Wednesday, February 10, 2016

“Man,” “Covey,” and top 10 words in Frederick Douglass Narratives

By Kenton Rambsy and Howard Rambsy II

We previously listed the most frequently used words in Frederick Douglass’s 1845 narrative. Below, we have extended our discussion on Douglass’s word usage by documenting the top 10 words in all three of his autobiographies—Narrative of the Life of Frederick Douglass (1845), My Bondage and My Freedom (1855), and The Life and Times of Frederick Douglass (1881). In addition, we have noted the top 10 words from Douglass’s narratives combined.

We were intrigued by the rise of the word “Man” across Douglass’s narratives. The term appears 75 times in The Narrative, 335 times in My Bondage and My Freedom, and 560 times in The Life and Times. Granted, each subsequent narrative is much longer than the previous one. Still, the increased use of “man” in the narratives gives an indication of how Douglass was participating in conversations about masculinity and the shift from enslaved to free person.

In a previous entry, we noted the frequent mentions of Douglass’s overseer Edward Covey in The Narrative. The term “Covey” was among the top 10 words in that first book, but falls to the #19 most frequently mentioned word in My Bondage and My Freedom, and to #61 in The Life and Times. Douglass only mentions Covey in the first part of his narrative for approximately 50 pages. Ultimately, as Douglass revises his narrative and emphasizes the other hardships he endured during slavery, Mr. Covey becomes a less central figure in his life.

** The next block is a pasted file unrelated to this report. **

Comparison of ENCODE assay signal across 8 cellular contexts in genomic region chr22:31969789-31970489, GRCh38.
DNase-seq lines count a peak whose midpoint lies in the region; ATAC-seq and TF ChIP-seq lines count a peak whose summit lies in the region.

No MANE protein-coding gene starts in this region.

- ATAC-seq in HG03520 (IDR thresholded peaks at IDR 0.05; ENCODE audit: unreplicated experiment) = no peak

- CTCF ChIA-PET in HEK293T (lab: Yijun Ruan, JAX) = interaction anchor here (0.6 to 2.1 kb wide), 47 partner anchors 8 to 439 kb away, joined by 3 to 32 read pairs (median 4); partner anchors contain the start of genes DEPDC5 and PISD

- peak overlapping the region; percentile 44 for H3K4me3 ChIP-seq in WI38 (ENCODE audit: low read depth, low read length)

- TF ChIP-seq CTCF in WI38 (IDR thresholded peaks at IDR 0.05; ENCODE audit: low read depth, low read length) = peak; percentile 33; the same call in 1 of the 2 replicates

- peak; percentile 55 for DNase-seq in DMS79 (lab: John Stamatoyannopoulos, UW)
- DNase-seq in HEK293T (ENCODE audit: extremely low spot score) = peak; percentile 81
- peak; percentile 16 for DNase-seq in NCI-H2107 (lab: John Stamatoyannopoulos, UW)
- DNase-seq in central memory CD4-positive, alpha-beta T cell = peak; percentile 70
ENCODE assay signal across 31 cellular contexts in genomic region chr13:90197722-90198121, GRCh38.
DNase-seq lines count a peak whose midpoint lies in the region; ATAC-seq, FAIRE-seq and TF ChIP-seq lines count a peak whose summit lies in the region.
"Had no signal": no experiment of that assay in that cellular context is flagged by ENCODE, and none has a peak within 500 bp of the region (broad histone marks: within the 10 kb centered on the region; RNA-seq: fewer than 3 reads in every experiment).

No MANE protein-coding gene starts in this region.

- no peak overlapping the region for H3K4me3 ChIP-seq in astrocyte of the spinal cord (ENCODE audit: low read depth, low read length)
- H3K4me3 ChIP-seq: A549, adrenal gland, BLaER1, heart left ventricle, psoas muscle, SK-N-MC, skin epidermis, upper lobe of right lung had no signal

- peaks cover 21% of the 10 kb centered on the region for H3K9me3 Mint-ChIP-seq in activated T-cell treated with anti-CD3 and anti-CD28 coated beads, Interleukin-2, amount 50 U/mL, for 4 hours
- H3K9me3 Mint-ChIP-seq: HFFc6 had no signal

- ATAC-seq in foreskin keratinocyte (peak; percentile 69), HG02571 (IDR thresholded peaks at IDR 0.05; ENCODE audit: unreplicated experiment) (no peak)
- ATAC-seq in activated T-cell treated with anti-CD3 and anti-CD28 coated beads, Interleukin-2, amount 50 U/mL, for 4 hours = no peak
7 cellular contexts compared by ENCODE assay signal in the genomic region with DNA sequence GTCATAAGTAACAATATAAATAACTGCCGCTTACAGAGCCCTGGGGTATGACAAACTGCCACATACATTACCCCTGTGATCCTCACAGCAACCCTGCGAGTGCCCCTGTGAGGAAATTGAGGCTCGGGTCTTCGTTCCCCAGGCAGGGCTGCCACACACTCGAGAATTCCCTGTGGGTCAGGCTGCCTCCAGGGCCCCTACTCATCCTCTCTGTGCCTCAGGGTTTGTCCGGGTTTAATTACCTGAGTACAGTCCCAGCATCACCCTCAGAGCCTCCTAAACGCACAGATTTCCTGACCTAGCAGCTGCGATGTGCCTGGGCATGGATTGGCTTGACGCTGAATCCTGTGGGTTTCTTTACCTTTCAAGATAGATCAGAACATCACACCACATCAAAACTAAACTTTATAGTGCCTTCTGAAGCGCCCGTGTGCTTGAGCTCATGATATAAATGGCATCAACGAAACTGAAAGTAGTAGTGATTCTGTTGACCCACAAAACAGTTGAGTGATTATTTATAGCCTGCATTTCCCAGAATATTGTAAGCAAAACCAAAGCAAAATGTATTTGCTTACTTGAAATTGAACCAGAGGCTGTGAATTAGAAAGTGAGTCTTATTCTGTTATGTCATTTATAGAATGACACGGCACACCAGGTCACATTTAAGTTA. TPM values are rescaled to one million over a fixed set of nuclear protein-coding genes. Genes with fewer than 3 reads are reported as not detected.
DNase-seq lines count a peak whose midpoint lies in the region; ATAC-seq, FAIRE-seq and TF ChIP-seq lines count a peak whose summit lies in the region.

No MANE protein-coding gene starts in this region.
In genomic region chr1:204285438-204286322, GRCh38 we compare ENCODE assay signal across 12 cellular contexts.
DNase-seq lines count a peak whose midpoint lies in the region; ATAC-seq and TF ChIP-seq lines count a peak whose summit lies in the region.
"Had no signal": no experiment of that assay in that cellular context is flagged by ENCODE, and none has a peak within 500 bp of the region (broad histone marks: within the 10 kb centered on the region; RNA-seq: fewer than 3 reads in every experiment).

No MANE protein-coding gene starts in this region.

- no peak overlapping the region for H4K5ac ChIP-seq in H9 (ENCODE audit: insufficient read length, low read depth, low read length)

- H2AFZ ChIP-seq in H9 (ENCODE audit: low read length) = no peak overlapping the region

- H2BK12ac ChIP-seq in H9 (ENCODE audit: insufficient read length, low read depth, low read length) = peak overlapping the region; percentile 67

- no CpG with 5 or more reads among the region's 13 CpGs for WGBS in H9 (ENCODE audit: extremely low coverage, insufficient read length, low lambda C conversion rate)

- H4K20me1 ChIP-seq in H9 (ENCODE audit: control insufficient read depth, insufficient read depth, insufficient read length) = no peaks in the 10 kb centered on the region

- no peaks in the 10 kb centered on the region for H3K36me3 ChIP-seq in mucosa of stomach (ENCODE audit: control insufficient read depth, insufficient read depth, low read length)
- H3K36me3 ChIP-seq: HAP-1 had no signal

#FrederickDouglass: Technology & African American Literary Studies
African American Language and Culture Lab


John K said...

Howard, I'll look back on the earlier entries in this thread because you probably have already answered my question in one of them, but if not, did you use digital software (Google n-gram or another program, etc.) to count the prevalence of these words, or did you do so manually?

I am curious about how scholars approach counting in texts; a colleague at NU used specialized software, I know Franco Moretti at Stanford uses a range of tools, and I've tinkered with Google n-gram and had students try it out, but I know there are other methods to do this kind of work.

H. Rambsy said...

We used Voyant Tools (, which is useful and user-friendly. There are some other ones out there as well, I'm sure.

John K said...

Howard, thanks so much for the tip about Voyant Tools. Thank you also for this blog!